Now, don’t get all crazy on me. Don’t look at “Republican” in a red state/blue state sort of way. “Republican Motherhood” is the idea of linking motherhood and raising children to that of a civic duty. Now, of course, as a feminist, we can talk about “women’s spheres” and “men’s spheres” from back then at another time. I don’t want to resurrect the old usage and set us back 200 years. I want to redefine, rework the concept to  come up with something powerful and new. We have the potential to be a very powerful collective.


I’ve been talking about this kind of thing for a long time. And every time it comes up, I’ve been told “Well, K, you should do something about it.” Fine. I’m going to be the change that I want to see in the world. Here is my first small step into something big.


I look forward to the discussions yet to come.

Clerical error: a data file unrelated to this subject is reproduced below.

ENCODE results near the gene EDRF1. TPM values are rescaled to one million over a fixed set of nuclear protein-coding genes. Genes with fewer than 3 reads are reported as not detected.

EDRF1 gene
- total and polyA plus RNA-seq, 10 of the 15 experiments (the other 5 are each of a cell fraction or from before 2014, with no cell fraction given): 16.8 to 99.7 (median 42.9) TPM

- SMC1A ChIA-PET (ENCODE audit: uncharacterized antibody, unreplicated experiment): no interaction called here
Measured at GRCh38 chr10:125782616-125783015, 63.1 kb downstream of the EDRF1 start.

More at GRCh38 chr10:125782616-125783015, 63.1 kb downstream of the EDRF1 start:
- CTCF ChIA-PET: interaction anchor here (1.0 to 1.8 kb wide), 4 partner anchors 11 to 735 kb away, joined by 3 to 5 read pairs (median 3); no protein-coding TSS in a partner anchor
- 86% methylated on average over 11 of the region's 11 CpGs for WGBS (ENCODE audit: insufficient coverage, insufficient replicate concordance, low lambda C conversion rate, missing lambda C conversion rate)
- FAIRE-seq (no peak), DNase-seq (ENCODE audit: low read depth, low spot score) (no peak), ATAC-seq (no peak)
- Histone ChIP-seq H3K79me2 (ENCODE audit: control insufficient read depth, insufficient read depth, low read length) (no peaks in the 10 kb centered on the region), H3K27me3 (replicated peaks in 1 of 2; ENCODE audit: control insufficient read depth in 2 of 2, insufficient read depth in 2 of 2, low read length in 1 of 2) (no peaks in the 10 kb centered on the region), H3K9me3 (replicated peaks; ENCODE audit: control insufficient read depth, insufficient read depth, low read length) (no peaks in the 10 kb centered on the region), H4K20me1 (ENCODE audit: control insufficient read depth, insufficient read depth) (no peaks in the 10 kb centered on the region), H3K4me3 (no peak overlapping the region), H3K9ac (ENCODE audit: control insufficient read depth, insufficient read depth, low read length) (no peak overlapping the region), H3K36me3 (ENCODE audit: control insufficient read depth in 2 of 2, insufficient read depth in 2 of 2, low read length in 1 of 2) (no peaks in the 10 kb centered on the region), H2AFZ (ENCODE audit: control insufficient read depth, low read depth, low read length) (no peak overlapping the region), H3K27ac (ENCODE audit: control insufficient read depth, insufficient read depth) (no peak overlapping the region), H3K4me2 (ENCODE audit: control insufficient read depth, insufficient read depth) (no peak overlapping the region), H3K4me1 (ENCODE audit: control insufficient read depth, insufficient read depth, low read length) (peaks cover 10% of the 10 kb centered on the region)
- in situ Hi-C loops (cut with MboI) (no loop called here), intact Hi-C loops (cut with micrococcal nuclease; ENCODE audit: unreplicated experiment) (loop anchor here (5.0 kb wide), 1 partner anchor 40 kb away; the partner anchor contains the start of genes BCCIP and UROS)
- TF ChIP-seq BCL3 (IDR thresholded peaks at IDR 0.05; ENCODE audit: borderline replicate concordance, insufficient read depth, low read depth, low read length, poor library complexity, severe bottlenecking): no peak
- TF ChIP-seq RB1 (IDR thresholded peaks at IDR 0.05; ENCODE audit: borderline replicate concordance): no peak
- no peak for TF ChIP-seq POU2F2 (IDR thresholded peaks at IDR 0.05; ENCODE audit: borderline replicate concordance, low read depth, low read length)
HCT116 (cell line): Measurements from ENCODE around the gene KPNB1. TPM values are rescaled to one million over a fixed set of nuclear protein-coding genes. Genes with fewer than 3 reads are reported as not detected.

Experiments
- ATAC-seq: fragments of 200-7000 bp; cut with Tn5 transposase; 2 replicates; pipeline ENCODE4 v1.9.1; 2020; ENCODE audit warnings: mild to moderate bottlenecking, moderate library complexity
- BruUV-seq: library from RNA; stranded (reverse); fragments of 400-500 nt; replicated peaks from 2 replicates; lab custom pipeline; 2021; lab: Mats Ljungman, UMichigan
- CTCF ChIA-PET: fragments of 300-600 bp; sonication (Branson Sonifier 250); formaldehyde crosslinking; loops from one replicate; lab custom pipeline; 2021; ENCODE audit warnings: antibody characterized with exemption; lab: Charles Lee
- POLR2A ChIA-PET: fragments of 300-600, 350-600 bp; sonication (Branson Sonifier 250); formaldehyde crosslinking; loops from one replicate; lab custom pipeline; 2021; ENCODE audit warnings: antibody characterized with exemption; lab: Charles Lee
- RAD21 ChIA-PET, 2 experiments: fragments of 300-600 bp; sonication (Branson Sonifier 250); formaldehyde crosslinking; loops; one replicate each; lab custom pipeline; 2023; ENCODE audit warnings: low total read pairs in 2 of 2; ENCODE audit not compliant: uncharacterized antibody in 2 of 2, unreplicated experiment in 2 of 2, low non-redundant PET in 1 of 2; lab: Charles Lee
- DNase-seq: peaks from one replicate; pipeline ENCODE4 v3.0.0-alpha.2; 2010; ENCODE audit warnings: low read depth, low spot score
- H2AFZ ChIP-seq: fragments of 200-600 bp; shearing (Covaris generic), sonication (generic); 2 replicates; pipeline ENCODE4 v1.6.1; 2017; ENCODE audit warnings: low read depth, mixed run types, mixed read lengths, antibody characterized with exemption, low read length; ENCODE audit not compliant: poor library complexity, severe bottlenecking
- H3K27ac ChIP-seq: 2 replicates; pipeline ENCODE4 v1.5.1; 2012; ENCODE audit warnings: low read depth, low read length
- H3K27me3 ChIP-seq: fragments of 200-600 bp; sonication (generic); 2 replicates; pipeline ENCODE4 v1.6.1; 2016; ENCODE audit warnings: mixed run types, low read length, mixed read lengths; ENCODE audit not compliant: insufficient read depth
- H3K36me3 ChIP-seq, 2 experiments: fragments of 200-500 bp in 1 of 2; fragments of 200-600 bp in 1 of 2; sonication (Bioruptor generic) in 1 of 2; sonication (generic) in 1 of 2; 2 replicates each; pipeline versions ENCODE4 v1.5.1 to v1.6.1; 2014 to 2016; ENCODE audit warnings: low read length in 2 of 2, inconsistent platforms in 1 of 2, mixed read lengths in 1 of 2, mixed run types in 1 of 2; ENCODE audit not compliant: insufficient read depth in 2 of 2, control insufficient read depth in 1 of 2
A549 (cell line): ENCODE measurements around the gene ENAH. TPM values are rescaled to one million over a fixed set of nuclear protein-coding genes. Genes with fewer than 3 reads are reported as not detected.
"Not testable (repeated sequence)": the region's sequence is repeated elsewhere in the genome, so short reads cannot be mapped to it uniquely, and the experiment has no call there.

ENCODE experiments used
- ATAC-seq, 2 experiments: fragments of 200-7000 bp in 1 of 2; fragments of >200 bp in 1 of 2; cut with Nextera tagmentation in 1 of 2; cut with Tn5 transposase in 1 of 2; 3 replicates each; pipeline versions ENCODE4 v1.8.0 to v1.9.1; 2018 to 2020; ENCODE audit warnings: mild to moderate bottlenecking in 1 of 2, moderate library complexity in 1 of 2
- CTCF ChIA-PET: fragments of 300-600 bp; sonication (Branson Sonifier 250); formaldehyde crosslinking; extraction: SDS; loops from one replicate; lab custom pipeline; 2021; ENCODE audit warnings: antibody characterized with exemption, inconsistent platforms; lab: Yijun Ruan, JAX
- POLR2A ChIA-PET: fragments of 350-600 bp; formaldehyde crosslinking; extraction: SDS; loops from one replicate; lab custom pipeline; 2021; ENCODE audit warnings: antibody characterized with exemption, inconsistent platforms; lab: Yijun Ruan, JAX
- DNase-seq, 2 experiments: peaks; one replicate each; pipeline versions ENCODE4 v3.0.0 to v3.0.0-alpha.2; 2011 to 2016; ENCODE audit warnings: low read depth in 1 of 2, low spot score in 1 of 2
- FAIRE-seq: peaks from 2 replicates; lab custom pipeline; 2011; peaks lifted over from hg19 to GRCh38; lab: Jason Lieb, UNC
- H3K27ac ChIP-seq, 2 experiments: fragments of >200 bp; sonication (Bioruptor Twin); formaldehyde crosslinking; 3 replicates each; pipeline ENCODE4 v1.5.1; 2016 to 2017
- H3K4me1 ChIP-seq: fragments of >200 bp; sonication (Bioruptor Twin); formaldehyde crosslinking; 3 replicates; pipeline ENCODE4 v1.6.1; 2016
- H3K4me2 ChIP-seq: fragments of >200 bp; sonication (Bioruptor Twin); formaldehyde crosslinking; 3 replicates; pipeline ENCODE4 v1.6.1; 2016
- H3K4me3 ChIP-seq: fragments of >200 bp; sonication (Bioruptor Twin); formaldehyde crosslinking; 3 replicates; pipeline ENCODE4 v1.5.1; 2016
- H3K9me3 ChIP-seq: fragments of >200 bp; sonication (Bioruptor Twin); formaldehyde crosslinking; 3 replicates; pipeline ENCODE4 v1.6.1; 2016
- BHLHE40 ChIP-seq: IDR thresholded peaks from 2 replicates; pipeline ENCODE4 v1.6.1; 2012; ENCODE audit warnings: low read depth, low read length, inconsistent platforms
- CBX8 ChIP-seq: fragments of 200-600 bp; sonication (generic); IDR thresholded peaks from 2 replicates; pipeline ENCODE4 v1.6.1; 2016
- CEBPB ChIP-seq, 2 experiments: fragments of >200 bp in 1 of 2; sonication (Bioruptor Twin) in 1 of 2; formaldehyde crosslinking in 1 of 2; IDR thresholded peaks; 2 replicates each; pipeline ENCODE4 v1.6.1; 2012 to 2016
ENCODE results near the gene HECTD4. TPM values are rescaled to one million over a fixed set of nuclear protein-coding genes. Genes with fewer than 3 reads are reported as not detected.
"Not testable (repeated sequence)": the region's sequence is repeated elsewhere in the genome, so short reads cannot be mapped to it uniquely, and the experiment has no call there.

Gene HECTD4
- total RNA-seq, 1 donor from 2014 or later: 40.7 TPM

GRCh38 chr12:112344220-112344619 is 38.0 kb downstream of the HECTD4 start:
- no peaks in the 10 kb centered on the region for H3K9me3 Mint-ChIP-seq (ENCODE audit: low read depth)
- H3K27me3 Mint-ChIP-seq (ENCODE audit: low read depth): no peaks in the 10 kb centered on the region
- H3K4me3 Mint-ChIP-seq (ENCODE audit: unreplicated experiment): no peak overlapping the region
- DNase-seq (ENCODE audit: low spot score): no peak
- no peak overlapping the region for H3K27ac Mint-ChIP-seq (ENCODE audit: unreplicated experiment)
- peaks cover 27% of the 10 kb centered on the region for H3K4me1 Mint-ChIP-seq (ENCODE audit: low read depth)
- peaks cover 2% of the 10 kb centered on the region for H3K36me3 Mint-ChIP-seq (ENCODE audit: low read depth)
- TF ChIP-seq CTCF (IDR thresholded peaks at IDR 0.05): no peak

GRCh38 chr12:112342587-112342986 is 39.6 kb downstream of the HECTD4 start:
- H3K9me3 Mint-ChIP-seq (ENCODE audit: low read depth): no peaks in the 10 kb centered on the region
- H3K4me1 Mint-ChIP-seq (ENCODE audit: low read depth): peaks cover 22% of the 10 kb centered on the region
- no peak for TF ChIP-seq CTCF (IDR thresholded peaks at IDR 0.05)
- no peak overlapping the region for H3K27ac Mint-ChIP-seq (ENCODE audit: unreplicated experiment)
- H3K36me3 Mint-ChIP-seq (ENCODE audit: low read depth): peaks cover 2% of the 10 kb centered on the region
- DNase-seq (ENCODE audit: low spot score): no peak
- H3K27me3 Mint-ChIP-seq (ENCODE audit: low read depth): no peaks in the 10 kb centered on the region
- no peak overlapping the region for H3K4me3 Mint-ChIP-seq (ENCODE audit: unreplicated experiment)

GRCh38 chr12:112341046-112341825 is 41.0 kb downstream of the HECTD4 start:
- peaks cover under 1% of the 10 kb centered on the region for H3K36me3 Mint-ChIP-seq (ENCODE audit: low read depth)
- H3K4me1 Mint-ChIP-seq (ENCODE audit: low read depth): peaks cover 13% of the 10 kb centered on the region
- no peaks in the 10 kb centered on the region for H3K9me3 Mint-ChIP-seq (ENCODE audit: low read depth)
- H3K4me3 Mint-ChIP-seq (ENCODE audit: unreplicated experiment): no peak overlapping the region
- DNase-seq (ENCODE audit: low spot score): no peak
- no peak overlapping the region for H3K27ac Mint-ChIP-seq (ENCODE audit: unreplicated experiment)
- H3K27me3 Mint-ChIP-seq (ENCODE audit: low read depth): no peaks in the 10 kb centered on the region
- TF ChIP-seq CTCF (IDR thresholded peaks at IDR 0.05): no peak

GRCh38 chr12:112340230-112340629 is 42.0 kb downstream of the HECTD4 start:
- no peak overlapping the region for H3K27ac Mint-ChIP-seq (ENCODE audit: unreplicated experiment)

I hadn’t read this post in a long, long time. I’m really proud of it. Over these years (wow, almost five years), this blog has been less about some great and grand revolution, more of a chronicle of my struggles to follow my friend’s directive. Long-time readers have watched me fall in and out of love with this place. Ya’ll have seen my struggle with my hopes and cares, watched me ram up against the walls of motherhood, suburban-hood, Blackness in both contexts, and I have done my best to be honest and inclusive about my experiences. In many ways, I’ve met my original objectives. In other ways, my objectives have changed, or I’m still seeking what I set out for. I’m delighted to count regular readers of all shades and types from far-off places (High-fives in the general directions of Arizona, New York, the cool kids in Canada, and awesome writers in the UK). I’m so grateful for your readership. Your presence, comments and encouragement keep me coming back here and giving it my all. I really can’t believe it’s been almost 5 years. It flew by thanks to ya’ll!